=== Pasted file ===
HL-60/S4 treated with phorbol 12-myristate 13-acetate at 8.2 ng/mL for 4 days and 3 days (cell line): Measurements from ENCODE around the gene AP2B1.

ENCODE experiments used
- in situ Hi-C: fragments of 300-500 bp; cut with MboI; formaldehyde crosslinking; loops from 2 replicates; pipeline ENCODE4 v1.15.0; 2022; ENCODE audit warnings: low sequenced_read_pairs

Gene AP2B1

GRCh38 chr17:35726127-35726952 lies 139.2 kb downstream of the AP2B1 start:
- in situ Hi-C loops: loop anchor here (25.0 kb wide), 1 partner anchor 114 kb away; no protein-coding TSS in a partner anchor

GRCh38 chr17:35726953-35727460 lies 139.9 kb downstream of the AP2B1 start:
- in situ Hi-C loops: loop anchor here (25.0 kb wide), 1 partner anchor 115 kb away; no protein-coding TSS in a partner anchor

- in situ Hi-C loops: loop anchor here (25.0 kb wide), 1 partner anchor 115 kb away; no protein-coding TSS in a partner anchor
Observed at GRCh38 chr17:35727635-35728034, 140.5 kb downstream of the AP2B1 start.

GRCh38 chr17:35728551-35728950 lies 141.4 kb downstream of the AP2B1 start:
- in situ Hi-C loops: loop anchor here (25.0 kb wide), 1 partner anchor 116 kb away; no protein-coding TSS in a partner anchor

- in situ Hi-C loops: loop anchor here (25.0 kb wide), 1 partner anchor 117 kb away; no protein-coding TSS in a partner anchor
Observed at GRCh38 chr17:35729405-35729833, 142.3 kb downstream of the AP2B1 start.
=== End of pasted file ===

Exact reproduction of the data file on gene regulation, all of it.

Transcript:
HL-60/S4 treated with phorbol 12-myristate 13-acetate at 8.2 ng/mL for 4 days and 3 days (cell line): Measurements from ENCODE around the gene AP2B1.

ENCODE experiments used
- in situ Hi-C: fragments of 300-500 bp; cut with MboI; formaldehyde crosslinking; loops from 2 replicates; pipeline ENCODE4 v1.15.0; 2022; ENCODE audit warnings: low sequenced_read_pairs

Gene AP2B1

GRCh38 chr17:35726127-35726952 lies 139.2 kb downstream of the AP2B1 start:
- in situ Hi-C loops: loop anchor here (25.0 kb wide), 1 partner anchor 114 kb away; no protein-coding TSS in a partner anchor

GRCh38 chr17:35726953-35727460 lies 139.9 kb downstream of the AP2B1 start:
- in situ Hi-C loops: loop anchor here (25.0 kb wide), 1 partner anchor 115 kb away; no protein-coding TSS in a partner anchor

- in situ Hi-C loops: loop anchor here (25.0 kb wide), 1 partner anchor 115 kb away; no protein-coding TSS in a partner anchor
Observed at GRCh38 chr17:35727635-35728034, 140.5 kb downstream of the AP2B1 start.

GRCh38 chr17:35728551-35728950 lies 141.4 kb downstream of the AP2B1 start:
- in situ Hi-C loops: loop anchor here (25.0 kb wide), 1 partner anchor 116 kb away; no protein-coding TSS in a partner anchor

- in situ Hi-C loops: loop anchor here (25.0 kb wide), 1 partner anchor 117 kb away; no protein-coding TSS in a partner anchor
Observed at GRCh38 chr17:35729405-35729833, 142.3 kb downstream of the AP2B1 start.